The electrospray method has several disadvantages. Firstly, it can handle only a very small flow, typically only up to about 10 microliters per minute. Faster pumping produces larger droplets, causing the ion signal to fall off and also to become unstable. Secondly, the high voltages needed to disperse a larger liquid flow into fine droplets tend to create an electrical or corona discharge. The discharge adds complexity to the spectrum produced by the mass analyser, causing difficulties in interpretation, and in addition, for unknown reasons, it tends to suppress the ion signal from the evaporated droplets. A further disadvantage is that the electrospray method is very sensitive to the position of the end of the capillary tube relative to the orifice plate.
In addition, the electrospray method requires that the proportion of water in the liquid be low, since otherwise a stream of large droplets tends to be produced. The large droplets reduce the sensitivity (i.e. the ion signal) and also affect the stability of the ion signal, i.e. large fluctuations occur in the ion signal.
The invention in one of its aspects provides improved apparatus for forming ions from a liquid and for introducing such ions into a mass analyser. In its broadest aspect the present invention provides apparatus for forming ions from a liquid and for introducing said ions into a mass analyser, comprising:
(a) an inner capillary tube to receive said liquid and having a first free end,
(b) an outer tube encircling said inner capillary and defining therewith a narrow annular space therebetween, said outer tube having a second free end located substantially at said first free end,
(c) means for directing a flow of gas through said annular space at a high velocity,
(d) an orifice plate having an orifice therein, said tubes being located on one side of said orifice plate with said free ends spaced therefrom,
(e) a mass analyser on the other side of said orifice plate for receiving ions passing through said orifice plate,
(f) and means for creating an electric field between said first free end and said orifice plate, whereby the combination of said electric field and said gas flow past said free end of said inner conductive tube produces a mist of fine charged droplets of said liquid, so that said charged droplets may evaporate and release ions therefrom.
In another aspect, the invention provides a method of forming ions from a liquid and for introducing said ions into a mass analyser, comprising:
(a) directing said liquid through a conductive capillary tube having a free end,
(b) directing a high velocity annular jet of air past said free end in the direction of flow of said liquid,
(c) generating an electric field between said free end and an orifice plate for said ions, the combination of said jet of air and said electric field acting to produce a mist of charged droplets and to produce ions from said droplets,
(d) and guiding said ions through said orifice into a mass analyser located beyond said orifice.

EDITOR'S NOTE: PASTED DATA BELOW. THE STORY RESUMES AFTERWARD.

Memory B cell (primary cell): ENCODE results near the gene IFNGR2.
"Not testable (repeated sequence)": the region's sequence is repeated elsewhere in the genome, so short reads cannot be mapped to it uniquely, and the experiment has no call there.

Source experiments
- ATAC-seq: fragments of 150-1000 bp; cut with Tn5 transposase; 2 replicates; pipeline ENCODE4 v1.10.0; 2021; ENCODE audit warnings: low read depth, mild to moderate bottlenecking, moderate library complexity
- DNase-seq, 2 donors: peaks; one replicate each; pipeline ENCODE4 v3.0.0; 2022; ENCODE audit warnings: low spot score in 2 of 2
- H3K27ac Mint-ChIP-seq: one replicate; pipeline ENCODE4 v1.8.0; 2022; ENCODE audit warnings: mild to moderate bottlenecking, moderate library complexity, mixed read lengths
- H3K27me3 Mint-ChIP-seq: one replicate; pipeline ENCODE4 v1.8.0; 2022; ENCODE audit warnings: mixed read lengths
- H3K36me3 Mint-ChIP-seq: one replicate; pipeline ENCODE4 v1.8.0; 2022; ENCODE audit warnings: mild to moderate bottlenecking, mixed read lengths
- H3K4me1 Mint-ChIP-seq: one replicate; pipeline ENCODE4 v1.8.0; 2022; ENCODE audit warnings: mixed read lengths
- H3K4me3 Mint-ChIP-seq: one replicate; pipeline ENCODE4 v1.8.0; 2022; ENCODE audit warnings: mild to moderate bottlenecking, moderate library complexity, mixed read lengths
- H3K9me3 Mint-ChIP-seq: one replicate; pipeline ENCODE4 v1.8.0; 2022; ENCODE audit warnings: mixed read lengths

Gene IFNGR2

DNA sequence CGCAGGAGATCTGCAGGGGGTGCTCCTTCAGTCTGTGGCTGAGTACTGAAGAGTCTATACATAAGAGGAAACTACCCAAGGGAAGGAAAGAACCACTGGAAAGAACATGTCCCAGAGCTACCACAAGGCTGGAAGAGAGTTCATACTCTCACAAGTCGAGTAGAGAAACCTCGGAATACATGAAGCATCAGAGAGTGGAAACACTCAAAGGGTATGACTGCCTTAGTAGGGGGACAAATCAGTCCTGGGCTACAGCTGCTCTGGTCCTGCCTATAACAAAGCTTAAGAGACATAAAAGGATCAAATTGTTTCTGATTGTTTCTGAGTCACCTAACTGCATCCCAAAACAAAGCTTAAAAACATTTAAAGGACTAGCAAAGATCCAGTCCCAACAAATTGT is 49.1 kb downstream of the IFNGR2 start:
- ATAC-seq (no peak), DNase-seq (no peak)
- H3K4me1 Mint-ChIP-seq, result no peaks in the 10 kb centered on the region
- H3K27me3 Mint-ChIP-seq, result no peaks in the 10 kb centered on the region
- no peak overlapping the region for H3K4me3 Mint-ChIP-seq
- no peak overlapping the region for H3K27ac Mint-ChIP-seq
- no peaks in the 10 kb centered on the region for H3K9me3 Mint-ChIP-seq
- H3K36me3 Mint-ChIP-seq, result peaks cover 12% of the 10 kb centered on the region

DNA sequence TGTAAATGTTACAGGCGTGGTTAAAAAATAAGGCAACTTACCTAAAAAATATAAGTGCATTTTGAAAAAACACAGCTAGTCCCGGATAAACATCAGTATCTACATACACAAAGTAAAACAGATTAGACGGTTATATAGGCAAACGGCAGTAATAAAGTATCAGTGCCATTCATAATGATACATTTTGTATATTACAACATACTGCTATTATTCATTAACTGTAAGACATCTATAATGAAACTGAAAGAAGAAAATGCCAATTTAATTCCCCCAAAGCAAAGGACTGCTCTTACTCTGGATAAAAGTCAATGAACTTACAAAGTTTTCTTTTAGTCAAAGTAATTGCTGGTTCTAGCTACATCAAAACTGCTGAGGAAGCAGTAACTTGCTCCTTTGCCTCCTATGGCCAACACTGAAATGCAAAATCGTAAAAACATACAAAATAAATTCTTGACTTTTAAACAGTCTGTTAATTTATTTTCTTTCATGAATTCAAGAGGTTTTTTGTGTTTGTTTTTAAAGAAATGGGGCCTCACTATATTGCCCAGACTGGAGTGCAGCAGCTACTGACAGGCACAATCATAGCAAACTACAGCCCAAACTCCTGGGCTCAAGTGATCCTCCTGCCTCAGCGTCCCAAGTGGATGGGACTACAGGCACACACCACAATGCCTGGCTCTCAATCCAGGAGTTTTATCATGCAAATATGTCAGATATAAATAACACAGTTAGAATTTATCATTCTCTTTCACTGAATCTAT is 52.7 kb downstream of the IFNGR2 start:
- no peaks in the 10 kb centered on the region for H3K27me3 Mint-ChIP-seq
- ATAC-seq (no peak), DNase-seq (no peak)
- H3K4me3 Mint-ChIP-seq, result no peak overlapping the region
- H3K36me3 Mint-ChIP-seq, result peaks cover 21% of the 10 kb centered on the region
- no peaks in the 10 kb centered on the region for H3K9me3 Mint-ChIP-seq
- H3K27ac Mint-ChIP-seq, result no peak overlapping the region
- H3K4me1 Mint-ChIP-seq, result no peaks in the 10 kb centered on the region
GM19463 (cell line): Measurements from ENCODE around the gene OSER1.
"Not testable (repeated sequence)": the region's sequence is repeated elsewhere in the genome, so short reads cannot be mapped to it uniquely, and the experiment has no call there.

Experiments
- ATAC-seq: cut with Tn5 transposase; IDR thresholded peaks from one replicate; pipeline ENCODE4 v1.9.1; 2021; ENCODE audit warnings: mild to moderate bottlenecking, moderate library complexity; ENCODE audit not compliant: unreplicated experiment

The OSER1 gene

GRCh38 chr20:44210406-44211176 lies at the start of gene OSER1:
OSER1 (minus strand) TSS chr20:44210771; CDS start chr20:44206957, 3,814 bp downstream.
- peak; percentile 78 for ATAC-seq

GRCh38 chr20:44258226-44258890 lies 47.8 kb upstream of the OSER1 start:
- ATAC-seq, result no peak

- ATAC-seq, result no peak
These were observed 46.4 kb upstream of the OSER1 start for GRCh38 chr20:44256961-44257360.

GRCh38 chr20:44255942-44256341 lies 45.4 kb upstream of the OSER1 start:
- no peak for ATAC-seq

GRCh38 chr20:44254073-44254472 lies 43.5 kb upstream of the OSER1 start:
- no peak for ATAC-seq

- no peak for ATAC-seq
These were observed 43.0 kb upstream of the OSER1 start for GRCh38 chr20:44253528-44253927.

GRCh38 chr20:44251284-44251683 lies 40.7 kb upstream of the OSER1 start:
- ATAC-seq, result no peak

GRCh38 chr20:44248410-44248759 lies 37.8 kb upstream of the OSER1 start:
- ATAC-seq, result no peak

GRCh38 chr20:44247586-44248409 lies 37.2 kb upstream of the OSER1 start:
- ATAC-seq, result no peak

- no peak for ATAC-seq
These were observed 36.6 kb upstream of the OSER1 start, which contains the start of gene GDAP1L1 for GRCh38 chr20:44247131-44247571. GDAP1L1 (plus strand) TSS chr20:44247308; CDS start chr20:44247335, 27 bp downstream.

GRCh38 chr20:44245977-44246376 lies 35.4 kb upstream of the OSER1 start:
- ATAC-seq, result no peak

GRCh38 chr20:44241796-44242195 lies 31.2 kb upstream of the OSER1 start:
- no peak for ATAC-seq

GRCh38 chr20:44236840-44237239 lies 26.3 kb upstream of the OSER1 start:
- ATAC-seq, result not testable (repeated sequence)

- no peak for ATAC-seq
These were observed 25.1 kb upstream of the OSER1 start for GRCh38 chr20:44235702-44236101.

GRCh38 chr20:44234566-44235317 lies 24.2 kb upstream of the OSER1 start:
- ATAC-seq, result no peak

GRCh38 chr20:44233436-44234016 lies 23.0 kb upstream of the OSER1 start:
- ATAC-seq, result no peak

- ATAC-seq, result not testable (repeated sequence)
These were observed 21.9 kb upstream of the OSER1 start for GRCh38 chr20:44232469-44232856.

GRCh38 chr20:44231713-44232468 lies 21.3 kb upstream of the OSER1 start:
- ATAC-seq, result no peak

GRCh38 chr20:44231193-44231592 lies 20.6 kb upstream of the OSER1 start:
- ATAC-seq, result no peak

Further objects and advantages of the invention will appear from the following description, taken together with the accompanying drawings.
FIG. 1 is a diagramatic view of apparatus according to the invention;
FIG. 2 is a diagramatic view of a capillary tube and sheath used in the FIG. 1 apparatus, and
FIG. 3 is a graph showing ion current with various gas velocities.
Reference is made to the drawings, which show diagramatically at 10 a typical mass spectrometer instrument. The instrument 10 is typically that sold by Sciex Division of MDS Health Group Limited of Thornhill, Ontario, Canada, under its trade mark TAGA 6000. The instrument 10 includes an atmospheric pressure ionization chamber 12, a gas curtain chamber 14 and a vacuum chamber 16. The ionization chamber 12 is separated from the gas curtain chamber 14 by an inlet plate 18 containing an inlet orifice 20. The gas curtain chamber 14 is separated from the vacuum chamber 16 by an orifice plate 22 containing an orifice 24.
In use, the sample to be analysed is introduced into the ionization chamber 12 and is ionized as will be described. The ions are drawn by an electric field through the inlet opening 20, through the orifice 24, and are focused by a lens 26 into a tandem triple quadrupole mass spectrometer 28.
In order to prevent gases from the ionization chamber 12 from entering the vacuum chamber 16, the gas curtain chamber 14 is supplied from a source 30 with a curtain gas (typically nitrogen or argon) at a pressure higher than that prevailing in the ionization chamber 12. Gas from the gas curtain chamber effuses through the orifice 20 into the ionization chamber 12 and also passes through the orifice 24 into the vacuum chamber 16. In the TAGA instrument described, the vacuum is produced by cryopumping, i.e. the nitrogen, argon or other curtain gas is condensed on cooling fins 32 which are cooled by a refrigeration device 34.
According to the invention, liquid from a small- bore liquid chromatograph 40 flows through a thin quartz tube 42 into a device 44 best shown in FIG. 2 and which will be referred to as an "ion spray" device. The ion spray device 44 comprises a stainless steel capillary tube 46 of circular cross-section, encircled by an outer tube 48 also of circular cross-section. The inner diameter of the stainless steel capillary tube 46 is typically 0.1 millimeters, and its outer diameter is typically 0.2 millimeters. The inner diameter of the outer tube 48 is typically 0.25 millimeters, leaving an annular space 50 between the two tubes of thickness 0.025 mm. The outer diameter of the outer tube 48 is not critical and the outer tube 48 can be made of any desired thickness depending on the material from which it is formed. Typically the outer tube 48 is made of the plastic sold under the trade mark TEFLON™. Normally, the tip of the stainless steel tube 46 protrudes slightly from the outer tube 48.